Thomas More, lawyer, former Speaker of the House of Commons, and Chancellor of Henry, also refused to sign the oath, and in 1534 he was also arrested.
It is said that both men arrived at the Tower of London, the place they would spend the rest of their lives, both being executed the next year, at the same time.
Looking at the tower's door Thomas said," My Lord I believe the door is wide enough for both of us."
John Fisher replied, "Thomas, it is narrow enough."
Of St. Thomas More in 1929 G.K. Chesterton said, "Blessed Thomas More is important today, but he is not as important now as he will be in one hundred years from today."
Henry VIII's Act of Supremacy sought to make the state supreme over the teachings of God. Of all of the bishops of England only St. John Fisher chose the narrow way of adherence to the Church over the state.
When he was to die St. Thomas More declared that he died, "the king's good servant and God's first," one among many who would be a martyr for following the path laid down by Christ against the power of the English state.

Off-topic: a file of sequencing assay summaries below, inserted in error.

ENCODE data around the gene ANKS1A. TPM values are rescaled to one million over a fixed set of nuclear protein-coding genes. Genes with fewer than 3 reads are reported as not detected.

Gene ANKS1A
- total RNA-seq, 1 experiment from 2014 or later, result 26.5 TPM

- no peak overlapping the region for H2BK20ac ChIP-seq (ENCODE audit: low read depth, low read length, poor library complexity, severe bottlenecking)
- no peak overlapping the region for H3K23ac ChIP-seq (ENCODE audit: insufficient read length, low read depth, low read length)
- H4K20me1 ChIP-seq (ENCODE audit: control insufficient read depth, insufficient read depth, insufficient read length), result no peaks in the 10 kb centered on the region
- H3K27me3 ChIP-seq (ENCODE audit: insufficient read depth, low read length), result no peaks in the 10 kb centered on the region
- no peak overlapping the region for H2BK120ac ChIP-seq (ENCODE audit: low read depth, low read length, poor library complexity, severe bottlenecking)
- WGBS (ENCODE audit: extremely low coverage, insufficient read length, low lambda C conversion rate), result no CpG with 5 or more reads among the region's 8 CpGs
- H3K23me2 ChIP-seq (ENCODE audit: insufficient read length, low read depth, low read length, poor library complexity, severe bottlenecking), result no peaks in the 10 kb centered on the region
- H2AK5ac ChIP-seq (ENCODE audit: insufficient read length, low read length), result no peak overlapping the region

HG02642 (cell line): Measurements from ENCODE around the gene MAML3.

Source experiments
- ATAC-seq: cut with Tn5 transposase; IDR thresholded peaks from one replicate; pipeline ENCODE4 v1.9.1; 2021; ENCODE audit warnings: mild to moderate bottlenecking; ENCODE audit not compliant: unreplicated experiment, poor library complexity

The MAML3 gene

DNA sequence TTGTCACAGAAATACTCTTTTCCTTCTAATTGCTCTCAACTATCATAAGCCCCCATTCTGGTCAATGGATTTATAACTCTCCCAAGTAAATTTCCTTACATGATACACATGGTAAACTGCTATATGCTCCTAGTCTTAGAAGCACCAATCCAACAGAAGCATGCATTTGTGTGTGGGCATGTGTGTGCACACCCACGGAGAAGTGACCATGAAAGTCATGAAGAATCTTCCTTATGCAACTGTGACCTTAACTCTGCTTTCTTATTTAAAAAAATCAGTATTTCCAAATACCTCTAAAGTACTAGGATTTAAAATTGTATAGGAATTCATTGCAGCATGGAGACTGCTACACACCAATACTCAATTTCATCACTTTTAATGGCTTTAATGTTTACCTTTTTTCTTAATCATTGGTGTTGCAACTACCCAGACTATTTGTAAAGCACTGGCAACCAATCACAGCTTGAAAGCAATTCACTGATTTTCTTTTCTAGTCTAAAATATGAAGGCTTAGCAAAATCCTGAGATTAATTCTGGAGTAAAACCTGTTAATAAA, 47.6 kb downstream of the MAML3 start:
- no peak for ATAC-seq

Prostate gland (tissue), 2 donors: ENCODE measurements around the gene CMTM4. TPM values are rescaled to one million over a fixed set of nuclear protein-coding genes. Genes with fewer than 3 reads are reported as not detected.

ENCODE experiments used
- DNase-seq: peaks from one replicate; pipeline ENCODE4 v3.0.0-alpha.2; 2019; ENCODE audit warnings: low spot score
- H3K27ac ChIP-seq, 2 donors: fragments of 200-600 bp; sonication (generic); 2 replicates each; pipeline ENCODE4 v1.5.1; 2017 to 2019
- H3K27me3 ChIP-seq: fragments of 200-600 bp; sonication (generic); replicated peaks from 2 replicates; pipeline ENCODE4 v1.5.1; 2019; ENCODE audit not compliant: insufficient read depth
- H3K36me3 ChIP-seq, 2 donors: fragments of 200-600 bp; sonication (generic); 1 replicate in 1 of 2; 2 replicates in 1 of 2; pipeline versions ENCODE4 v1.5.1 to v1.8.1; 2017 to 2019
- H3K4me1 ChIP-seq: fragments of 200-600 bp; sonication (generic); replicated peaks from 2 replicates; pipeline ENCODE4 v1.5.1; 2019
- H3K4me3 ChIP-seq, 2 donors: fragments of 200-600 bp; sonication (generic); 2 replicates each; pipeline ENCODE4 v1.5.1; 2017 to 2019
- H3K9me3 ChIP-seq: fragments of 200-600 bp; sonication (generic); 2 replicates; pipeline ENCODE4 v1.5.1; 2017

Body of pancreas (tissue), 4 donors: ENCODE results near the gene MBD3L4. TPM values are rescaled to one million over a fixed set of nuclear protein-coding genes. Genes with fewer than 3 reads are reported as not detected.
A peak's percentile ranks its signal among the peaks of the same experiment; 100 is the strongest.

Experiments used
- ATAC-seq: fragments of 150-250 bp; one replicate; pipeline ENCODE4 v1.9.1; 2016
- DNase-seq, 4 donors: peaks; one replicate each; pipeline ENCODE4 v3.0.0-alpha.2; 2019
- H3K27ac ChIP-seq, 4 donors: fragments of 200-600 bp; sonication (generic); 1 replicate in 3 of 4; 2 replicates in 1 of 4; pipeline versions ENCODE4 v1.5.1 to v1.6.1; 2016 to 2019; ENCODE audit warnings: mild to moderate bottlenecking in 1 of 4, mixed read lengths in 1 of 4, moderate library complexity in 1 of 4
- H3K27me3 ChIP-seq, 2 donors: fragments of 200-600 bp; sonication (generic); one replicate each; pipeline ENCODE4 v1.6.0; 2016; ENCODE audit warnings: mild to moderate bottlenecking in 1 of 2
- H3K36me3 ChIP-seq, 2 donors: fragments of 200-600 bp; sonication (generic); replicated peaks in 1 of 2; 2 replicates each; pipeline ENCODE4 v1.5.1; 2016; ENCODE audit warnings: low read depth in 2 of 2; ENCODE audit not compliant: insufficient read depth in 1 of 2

Sunday, August 15, 2010

Marian Gifts: The Assumption

The Angels, both holy and fallen have preternatural gifts. They have abilities beyond those of mortals, gifts of God at their creation.
Adam and Eve were also graced with preternatural gifts at their creation, infused knowledge, immortality of the body and integrity.
Infused knowledge is the ability to recognize the providence of God. Immortality of the body means that the body is immune to disease, incorruptible of body. Integrity is the perfect obedience of emotions to the intellect, to the will. It is the absence of concupiscence, the inclination to sin, though not necessarily to external temptation, as is evident in Adam and Eve's fall to the temptation of the serpent.
These preternatural gifts were lost by our first parents when they committed original sin. No human through the long history of humanity have regain these gifts. Not even Christs death on the cross restored them the humanity. Except for one. Except for the one created without the stain of original sin. Except for Mary.